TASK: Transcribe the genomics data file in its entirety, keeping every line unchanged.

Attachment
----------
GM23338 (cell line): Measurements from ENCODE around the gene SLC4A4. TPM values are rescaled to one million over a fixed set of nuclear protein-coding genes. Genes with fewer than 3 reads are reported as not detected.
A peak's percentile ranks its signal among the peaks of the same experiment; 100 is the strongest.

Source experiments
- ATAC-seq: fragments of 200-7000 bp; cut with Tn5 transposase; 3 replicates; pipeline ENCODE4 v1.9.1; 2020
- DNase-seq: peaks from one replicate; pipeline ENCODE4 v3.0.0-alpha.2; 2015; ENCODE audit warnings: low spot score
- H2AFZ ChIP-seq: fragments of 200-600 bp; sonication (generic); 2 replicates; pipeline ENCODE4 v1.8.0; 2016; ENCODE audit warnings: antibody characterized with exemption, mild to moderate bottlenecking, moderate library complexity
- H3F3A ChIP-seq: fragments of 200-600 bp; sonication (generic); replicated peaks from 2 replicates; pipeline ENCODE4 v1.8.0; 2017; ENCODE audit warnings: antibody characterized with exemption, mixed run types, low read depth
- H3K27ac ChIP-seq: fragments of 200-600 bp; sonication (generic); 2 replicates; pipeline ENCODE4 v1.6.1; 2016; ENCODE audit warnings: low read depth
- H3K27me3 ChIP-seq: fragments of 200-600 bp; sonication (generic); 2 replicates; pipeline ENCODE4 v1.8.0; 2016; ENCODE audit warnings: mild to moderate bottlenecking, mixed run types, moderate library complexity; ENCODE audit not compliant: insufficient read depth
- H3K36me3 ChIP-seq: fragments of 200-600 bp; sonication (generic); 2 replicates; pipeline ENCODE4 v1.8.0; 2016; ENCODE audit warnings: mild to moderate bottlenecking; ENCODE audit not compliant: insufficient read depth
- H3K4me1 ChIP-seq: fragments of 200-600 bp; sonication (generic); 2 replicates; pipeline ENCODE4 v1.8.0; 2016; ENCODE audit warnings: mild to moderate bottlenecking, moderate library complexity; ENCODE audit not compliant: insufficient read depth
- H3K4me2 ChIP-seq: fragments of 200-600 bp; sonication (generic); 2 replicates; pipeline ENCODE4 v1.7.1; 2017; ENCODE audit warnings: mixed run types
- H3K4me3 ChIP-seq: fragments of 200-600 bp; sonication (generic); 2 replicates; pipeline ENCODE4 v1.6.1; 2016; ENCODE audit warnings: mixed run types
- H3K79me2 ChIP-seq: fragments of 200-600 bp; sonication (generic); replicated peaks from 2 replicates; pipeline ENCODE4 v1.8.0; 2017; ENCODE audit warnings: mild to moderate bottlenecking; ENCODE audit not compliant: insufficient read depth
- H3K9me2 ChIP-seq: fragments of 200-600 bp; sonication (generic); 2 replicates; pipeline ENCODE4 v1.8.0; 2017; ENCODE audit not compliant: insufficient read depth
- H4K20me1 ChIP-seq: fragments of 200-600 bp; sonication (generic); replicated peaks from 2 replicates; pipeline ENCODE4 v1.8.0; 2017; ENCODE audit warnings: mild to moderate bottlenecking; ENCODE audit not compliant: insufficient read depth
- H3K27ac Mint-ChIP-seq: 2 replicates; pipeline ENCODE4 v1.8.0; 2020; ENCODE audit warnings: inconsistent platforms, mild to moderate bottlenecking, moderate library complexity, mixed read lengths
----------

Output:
GM23338 (cell line): Measurements from ENCODE around the gene SLC4A4. TPM values are rescaled to one million over a fixed set of nuclear protein-coding genes. Genes with fewer than 3 reads are reported as not detected.
A peak's percentile ranks its signal among the peaks of the same experiment; 100 is the strongest.

Source experiments
- ATAC-seq: fragments of 200-7000 bp; cut with Tn5 transposase; 3 replicates; pipeline ENCODE4 v1.9.1; 2020
- DNase-seq: peaks from one replicate; pipeline ENCODE4 v3.0.0-alpha.2; 2015; ENCODE audit warnings: low spot score
- H2AFZ ChIP-seq: fragments of 200-600 bp; sonication (generic); 2 replicates; pipeline ENCODE4 v1.8.0; 2016; ENCODE audit warnings: antibody characterized with exemption, mild to moderate bottlenecking, moderate library complexity
- H3F3A ChIP-seq: fragments of 200-600 bp; sonication (generic); replicated peaks from 2 replicates; pipeline ENCODE4 v1.8.0; 2017; ENCODE audit warnings: antibody characterized with exemption, mixed run types, low read depth
- H3K27ac ChIP-seq: fragments of 200-600 bp; sonication (generic); 2 replicates; pipeline ENCODE4 v1.6.1; 2016; ENCODE audit warnings: low read depth
- H3K27me3 ChIP-seq: fragments of 200-600 bp; sonication (generic); 2 replicates; pipeline ENCODE4 v1.8.0; 2016; ENCODE audit warnings: mild to moderate bottlenecking, mixed run types, moderate library complexity; ENCODE audit not compliant: insufficient read depth
- H3K36me3 ChIP-seq: fragments of 200-600 bp; sonication (generic); 2 replicates; pipeline ENCODE4 v1.8.0; 2016; ENCODE audit warnings: mild to moderate bottlenecking; ENCODE audit not compliant: insufficient read depth
- H3K4me1 ChIP-seq: fragments of 200-600 bp; sonication (generic); 2 replicates; pipeline ENCODE4 v1.8.0; 2016; ENCODE audit warnings: mild to moderate bottlenecking, moderate library complexity; ENCODE audit not compliant: insufficient read depth
- H3K4me2 ChIP-seq: fragments of 200-600 bp; sonication (generic); 2 replicates; pipeline ENCODE4 v1.7.1; 2017; ENCODE audit warnings: mixed run types
- H3K4me3 ChIP-seq: fragments of 200-600 bp; sonication (generic); 2 replicates; pipeline ENCODE4 v1.6.1; 2016; ENCODE audit warnings: mixed run types
- H3K79me2 ChIP-seq: fragments of 200-600 bp; sonication (generic); replicated peaks from 2 replicates; pipeline ENCODE4 v1.8.0; 2017; ENCODE audit warnings: mild to moderate bottlenecking; ENCODE audit not compliant: insufficient read depth
- H3K9me2 ChIP-seq: fragments of 200-600 bp; sonication (generic); 2 replicates; pipeline ENCODE4 v1.8.0; 2017; ENCODE audit not compliant: insufficient read depth
- H4K20me1 ChIP-seq: fragments of 200-600 bp; sonication (generic); replicated peaks from 2 replicates; pipeline ENCODE4 v1.8.0; 2017; ENCODE audit warnings: mild to moderate bottlenecking; ENCODE audit not compliant: insufficient read depth
- H3K27ac Mint-ChIP-seq: 2 replicates; pipeline ENCODE4 v1.8.0; 2020; ENCODE audit warnings: inconsistent platforms, mild to moderate bottlenecking, moderate library complexity, mixed read lengths